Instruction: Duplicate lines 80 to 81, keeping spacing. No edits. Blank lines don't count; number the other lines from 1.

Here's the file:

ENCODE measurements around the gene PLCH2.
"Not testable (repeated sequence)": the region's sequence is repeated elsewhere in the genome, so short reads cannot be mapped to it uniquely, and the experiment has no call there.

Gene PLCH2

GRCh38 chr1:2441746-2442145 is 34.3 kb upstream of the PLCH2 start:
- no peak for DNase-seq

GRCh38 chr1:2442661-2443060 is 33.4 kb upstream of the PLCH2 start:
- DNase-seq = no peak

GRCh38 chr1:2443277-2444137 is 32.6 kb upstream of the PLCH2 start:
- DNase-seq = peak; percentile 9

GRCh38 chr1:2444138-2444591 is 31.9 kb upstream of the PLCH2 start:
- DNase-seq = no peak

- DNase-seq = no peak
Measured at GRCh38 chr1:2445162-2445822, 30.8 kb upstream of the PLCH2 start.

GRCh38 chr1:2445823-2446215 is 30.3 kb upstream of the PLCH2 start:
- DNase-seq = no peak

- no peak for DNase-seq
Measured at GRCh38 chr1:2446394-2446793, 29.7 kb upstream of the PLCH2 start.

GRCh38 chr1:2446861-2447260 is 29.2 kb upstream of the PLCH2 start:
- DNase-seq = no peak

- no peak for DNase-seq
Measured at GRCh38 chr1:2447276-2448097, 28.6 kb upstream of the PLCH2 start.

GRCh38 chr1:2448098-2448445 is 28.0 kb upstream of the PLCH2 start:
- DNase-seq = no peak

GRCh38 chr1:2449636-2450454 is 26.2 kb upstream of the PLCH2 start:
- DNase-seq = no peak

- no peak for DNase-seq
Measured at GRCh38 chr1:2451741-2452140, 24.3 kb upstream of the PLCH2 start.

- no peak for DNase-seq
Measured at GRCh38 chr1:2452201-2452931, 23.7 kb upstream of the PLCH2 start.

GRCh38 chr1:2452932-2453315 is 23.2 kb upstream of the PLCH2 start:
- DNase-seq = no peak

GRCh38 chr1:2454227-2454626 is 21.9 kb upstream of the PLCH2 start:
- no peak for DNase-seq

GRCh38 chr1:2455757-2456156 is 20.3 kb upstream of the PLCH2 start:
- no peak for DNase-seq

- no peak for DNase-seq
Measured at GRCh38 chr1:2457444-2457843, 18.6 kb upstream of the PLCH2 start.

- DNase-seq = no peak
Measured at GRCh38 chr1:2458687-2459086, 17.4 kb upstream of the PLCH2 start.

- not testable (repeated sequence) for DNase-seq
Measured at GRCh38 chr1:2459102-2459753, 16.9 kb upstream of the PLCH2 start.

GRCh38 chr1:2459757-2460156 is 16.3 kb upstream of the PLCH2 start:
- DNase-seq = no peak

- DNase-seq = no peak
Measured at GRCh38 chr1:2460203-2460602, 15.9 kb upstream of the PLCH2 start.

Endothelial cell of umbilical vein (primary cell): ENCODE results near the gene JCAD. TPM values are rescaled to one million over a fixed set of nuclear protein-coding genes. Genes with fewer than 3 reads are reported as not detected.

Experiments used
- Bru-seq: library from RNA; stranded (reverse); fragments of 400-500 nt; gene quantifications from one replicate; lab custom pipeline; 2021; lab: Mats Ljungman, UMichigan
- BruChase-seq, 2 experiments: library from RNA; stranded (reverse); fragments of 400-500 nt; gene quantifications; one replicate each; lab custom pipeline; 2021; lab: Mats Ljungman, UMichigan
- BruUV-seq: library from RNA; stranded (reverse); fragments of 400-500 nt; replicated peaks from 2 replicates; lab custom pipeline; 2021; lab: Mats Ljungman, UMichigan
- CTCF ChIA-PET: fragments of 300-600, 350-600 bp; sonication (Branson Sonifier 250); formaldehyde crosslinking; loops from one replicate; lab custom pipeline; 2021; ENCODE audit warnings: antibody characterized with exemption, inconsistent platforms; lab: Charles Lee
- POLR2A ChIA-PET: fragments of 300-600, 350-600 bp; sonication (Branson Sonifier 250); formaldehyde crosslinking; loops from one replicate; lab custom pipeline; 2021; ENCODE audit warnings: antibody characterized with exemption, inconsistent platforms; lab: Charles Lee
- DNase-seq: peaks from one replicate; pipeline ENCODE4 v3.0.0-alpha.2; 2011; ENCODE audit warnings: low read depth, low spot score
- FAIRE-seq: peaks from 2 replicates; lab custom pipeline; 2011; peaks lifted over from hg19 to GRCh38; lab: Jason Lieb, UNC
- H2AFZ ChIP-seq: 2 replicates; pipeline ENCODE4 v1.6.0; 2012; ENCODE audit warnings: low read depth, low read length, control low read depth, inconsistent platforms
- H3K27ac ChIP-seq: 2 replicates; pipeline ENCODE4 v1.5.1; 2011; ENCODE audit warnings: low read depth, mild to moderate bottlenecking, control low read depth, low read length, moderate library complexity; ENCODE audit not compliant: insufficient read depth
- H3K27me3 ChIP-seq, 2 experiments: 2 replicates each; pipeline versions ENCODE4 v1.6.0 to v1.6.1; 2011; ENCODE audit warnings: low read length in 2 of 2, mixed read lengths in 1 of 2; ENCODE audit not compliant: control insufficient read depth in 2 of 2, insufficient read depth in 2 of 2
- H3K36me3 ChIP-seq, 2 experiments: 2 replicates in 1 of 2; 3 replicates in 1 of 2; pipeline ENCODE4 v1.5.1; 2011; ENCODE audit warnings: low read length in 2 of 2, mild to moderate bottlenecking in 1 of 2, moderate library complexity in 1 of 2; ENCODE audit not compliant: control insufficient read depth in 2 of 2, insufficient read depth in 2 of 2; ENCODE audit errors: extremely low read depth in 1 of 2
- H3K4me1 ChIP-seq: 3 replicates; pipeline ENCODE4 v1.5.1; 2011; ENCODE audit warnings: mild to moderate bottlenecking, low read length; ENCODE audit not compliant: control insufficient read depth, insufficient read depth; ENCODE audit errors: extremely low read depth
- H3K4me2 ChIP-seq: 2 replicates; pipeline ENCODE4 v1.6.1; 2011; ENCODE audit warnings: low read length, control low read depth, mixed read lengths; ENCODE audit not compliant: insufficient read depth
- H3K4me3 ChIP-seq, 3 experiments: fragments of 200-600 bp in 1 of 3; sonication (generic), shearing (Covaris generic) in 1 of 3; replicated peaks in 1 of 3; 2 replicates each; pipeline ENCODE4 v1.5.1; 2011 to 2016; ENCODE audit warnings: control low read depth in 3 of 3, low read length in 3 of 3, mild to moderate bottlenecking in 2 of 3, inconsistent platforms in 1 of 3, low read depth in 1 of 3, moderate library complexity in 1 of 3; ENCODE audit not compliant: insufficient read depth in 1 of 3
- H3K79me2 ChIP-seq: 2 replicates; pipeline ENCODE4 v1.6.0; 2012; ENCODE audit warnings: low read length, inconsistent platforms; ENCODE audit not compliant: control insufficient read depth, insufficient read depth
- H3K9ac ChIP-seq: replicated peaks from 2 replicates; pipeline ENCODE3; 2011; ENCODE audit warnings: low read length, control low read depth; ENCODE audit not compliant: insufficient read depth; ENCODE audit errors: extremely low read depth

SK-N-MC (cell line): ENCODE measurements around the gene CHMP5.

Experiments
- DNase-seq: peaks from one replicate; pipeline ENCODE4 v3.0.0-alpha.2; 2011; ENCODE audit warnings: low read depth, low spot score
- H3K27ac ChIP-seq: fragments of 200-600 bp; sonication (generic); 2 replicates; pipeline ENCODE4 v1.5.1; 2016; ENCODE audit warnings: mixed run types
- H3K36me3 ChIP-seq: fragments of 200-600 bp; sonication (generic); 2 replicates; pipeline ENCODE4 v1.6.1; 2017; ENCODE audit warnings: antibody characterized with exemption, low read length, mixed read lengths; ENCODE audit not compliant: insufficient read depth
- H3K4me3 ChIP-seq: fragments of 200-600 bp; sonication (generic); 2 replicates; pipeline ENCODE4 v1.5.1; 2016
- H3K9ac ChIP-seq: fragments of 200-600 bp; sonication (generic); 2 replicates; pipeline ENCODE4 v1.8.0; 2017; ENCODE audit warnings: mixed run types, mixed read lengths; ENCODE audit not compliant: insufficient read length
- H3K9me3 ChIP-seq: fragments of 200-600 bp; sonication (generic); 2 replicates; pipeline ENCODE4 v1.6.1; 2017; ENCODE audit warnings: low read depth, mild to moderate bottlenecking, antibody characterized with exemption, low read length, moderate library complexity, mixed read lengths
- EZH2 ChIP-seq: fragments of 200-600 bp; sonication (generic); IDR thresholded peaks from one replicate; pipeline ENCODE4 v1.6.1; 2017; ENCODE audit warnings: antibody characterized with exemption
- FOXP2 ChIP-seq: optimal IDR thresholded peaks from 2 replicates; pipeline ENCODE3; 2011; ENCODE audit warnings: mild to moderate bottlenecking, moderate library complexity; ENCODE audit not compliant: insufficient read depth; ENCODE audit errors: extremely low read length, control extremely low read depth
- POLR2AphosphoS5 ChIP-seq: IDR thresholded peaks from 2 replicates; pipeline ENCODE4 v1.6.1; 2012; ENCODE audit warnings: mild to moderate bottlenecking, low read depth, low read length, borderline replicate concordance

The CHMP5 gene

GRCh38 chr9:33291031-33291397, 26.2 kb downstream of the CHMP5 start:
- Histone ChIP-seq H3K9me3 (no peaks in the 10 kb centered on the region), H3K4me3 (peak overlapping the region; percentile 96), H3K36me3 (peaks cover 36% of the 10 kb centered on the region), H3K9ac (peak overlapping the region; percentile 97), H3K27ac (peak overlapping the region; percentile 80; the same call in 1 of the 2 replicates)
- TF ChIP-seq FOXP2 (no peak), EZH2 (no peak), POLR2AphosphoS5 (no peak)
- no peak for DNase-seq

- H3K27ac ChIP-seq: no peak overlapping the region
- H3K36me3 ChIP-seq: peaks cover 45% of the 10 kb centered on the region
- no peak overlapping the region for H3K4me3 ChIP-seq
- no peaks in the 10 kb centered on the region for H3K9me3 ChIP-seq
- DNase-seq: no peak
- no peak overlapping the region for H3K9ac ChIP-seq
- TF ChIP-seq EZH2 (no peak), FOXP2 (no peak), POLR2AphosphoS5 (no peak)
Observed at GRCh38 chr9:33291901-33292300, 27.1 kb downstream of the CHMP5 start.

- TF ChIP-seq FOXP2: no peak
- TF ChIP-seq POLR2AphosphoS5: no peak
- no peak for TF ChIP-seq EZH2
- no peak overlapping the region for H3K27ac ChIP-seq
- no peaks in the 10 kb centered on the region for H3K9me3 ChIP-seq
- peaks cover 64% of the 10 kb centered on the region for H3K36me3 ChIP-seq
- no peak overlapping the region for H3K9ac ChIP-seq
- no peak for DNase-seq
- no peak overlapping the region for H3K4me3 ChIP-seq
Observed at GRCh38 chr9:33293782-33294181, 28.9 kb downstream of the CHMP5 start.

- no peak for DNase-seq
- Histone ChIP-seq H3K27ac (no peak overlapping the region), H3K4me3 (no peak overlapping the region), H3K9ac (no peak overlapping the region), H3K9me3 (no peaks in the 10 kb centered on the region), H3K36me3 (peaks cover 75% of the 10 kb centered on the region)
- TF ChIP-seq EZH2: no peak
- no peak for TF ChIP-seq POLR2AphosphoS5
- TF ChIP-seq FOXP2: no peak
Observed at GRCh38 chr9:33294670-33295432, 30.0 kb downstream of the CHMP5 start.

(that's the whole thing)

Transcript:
- H3K27ac ChIP-seq: no peak overlapping the region
- H3K36me3 ChIP-seq: peaks cover 45% of the 10 kb centered on the region